Chosen from among all others by the Immortal Elders…
By WALT GROGAN
When DC started publishing its Limited Collectors’ Edition superhero tabloids in the summer of 1973, I was overjoyed — especially because they kicked off the reprints with the World’s Mightiest Mortal, himself — Captain Marvel in Issue #C-21. Sure, it was technically the second LCE since there was an earlier edition featuring reprints of Rudolph, The Red-Nosed Reindeer — but the series really didn’t get started in my young mind until I saw that stunning C.C. Beck cover on display at my local drug store showcasing Billy and Cap! I snatched it up and beat it the hell out of there and then beat the hell out of it reading and re-reading it all through the summer.
Thankfully, I didn’t have to wait long for another volume of Marvel Family stories. There was #C-27, with its beautiful Bob Oksner Cap and Billy on the cover, and then that amazing photo cover featuring the Saturday morning superstar, Jackson Bostwick, as the Big Red Cheese on #C-35.
One of the really cool things that made those early LCEs special was the inclusion of cut-out table-top dioramas on the back covers. I can’t imagine how many tabloids were ruined by kids trying to assemble one of those and how many swear words were uttered by those same kids when trying to make those intricate trims with a pair of grade school scissors!
Almost 50 years later, armed with an 11 x 17 scanner and LaserJet printer, I don’t have to worry about ruining any DC tabloids, but it’s still no easy task trying to contort my hands while using an X-Acto blade, or using ultra-sharp right-handed scissors as a sinister-handed person. Other than that, they’re now relatively easy to do.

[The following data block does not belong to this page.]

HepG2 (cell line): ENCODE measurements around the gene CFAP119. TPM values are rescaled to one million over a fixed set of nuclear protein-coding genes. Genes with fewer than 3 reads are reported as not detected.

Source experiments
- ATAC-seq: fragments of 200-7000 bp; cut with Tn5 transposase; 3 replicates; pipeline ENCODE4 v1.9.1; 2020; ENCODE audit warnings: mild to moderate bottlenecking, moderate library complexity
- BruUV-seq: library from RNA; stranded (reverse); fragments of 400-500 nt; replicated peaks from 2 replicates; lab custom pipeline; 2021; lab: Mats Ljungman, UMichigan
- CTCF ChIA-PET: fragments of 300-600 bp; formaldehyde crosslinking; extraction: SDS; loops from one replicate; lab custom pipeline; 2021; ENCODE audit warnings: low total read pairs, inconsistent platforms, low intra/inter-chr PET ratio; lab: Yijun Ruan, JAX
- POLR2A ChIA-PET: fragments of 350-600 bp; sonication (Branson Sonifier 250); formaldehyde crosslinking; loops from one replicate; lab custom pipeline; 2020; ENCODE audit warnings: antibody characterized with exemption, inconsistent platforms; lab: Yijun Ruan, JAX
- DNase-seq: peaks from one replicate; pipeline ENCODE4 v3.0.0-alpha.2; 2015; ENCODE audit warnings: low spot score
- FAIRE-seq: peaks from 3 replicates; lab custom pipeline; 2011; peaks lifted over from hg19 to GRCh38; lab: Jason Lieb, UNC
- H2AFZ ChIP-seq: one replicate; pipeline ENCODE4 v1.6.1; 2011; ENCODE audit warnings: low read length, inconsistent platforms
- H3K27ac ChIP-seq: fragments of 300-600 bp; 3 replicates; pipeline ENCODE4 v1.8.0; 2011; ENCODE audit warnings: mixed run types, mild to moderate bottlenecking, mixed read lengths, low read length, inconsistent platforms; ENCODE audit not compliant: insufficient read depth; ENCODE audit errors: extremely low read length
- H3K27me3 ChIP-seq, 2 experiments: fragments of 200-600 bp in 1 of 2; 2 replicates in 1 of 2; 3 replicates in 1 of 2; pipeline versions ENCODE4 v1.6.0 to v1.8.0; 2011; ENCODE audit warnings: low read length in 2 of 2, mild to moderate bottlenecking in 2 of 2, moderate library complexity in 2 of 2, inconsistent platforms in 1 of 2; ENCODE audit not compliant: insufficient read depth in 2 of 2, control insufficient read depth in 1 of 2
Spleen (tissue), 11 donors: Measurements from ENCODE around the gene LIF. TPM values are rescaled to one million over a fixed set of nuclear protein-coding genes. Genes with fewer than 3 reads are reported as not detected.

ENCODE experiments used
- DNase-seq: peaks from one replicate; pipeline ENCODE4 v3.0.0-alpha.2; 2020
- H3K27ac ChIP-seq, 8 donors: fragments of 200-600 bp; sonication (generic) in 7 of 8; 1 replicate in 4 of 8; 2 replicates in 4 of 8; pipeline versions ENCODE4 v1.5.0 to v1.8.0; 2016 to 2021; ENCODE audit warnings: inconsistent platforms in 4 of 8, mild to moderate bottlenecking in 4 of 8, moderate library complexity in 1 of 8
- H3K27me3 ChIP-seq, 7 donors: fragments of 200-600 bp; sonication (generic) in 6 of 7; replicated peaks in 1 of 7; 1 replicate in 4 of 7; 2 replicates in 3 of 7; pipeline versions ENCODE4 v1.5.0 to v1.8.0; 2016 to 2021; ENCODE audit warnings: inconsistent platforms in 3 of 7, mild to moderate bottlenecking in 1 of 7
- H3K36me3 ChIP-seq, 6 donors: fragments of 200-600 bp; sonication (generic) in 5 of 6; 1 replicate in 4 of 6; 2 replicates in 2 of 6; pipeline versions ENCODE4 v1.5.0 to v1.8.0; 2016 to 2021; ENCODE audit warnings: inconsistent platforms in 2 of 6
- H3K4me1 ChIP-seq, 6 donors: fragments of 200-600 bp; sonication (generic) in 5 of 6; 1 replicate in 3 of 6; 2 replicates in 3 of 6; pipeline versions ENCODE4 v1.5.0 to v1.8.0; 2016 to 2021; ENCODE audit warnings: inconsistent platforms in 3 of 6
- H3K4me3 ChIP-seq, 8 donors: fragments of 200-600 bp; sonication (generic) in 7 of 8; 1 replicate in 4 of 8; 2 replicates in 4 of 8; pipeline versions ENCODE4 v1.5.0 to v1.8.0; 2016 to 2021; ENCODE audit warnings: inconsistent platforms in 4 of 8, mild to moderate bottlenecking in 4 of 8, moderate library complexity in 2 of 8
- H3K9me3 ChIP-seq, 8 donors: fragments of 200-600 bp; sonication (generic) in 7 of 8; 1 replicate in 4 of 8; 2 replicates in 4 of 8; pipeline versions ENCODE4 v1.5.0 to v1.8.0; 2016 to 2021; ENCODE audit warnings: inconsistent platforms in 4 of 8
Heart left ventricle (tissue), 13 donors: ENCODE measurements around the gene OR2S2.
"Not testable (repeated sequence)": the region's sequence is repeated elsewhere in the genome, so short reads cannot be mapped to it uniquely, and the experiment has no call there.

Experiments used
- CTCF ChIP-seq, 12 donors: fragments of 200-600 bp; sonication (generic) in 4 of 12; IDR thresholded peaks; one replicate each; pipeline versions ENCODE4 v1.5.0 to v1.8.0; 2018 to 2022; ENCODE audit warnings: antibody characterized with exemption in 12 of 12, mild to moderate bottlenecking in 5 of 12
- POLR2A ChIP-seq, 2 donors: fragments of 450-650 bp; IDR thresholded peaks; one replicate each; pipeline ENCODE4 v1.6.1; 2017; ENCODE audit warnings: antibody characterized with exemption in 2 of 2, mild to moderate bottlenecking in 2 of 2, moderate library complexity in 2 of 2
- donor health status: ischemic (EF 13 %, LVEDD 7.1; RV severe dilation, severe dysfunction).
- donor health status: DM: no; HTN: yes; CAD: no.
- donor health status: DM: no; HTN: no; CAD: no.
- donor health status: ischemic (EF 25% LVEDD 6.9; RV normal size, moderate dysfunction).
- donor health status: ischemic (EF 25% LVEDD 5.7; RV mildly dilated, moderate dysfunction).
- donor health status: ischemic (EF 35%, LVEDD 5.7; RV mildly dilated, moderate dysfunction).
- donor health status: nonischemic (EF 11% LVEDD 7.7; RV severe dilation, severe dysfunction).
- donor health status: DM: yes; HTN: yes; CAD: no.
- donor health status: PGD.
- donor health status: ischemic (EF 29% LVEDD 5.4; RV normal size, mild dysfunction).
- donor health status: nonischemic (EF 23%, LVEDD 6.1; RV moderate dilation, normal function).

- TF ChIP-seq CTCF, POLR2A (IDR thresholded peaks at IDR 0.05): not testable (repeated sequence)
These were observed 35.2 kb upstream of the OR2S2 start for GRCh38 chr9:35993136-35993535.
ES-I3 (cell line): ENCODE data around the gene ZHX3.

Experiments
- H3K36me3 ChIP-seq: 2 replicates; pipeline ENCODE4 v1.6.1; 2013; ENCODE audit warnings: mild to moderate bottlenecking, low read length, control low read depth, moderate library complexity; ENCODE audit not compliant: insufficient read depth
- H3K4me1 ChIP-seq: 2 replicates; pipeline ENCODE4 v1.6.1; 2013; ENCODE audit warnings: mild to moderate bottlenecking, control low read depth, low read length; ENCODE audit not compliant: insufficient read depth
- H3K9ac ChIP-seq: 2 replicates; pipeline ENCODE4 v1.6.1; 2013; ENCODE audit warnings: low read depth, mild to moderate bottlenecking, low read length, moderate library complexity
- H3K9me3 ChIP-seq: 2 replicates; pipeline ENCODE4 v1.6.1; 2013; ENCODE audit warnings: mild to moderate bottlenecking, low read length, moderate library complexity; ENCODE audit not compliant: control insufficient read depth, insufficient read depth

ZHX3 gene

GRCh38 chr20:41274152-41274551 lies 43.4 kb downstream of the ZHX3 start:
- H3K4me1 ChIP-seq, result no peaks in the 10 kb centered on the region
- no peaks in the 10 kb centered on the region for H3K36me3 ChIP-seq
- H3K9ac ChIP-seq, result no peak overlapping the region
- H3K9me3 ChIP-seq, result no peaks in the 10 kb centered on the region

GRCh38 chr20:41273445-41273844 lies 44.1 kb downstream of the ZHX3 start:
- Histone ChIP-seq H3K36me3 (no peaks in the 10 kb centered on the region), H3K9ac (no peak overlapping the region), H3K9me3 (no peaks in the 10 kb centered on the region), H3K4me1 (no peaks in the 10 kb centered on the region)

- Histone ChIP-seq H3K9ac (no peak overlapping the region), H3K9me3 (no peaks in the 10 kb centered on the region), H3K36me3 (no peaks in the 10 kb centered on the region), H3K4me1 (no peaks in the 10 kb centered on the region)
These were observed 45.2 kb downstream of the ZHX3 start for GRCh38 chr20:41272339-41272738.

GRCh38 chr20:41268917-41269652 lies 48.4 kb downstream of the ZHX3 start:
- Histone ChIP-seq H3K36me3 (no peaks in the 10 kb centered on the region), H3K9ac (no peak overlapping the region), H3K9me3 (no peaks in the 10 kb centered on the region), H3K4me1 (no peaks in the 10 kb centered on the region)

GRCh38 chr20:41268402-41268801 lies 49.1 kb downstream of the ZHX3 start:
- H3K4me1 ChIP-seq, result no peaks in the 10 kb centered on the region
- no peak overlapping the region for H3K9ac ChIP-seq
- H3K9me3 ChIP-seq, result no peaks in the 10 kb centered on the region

The diorama of #C-35 featured a line drawing of the publicity photo of Jackson Bostwick as Captain Marvel that was used for the cover and it’s really nicely done. For the longest time, I had to idea who drew that piece until I stumbled across a low-res copy of the original art.
Holy Moley! It was drawn by one of my favorite artists of the 1970s, Mike Grell! Grell was a member of that elite group of artists who drew every DC character perfectly. It was no wonder I always loved that back cover.
Well, it was time to get scanning, printing and cutting. I only made one tiny change and that was to color the S-H-A-Z-A-M tabs the same color as the background. After that, and with a little patience, it didn’t take too long to put together the diorama.
But it got me to thinking… what was stopping me from making a diorama of the photo cover of LCE #C-35? Not a thing! It was just a matter of trimming Jackson Bostwick out of the cover and using the clone tool to fill in the background.
And then it got me thinking again! About three-quarters of the way through the original 1973 Shazam! comic run, DC decided to retool it and bring it in line with the successful Saturday morning TV show! They added Uncle Dudley as a surrogate Mentor (frankly, I always thought Mentor was the wizard, Shazam, with a close shave and an impeccably trimmed mustache — I mean, really, who wouldn’t make a better Mentor) as he and Billy traveled around the country a la Cap’s city stories back in the Golden Age!
But what if DC had gone all in on bringing the TV show to the comic and had the art take on a more screen-accurate approach? It was about time Grell’s wonderful art served as the cover for a Shazam! issue, so I got to it:
I don’t know how exciting those stories would have been but the art would have been marvelous!
— DC to Release WHIZ COMICS #2 As a Facsimile Edition. Click here.
— The Lost C.C. Beck SHAZAM! Cover from 1973 — NOW IN LIVING COLOR. Click here.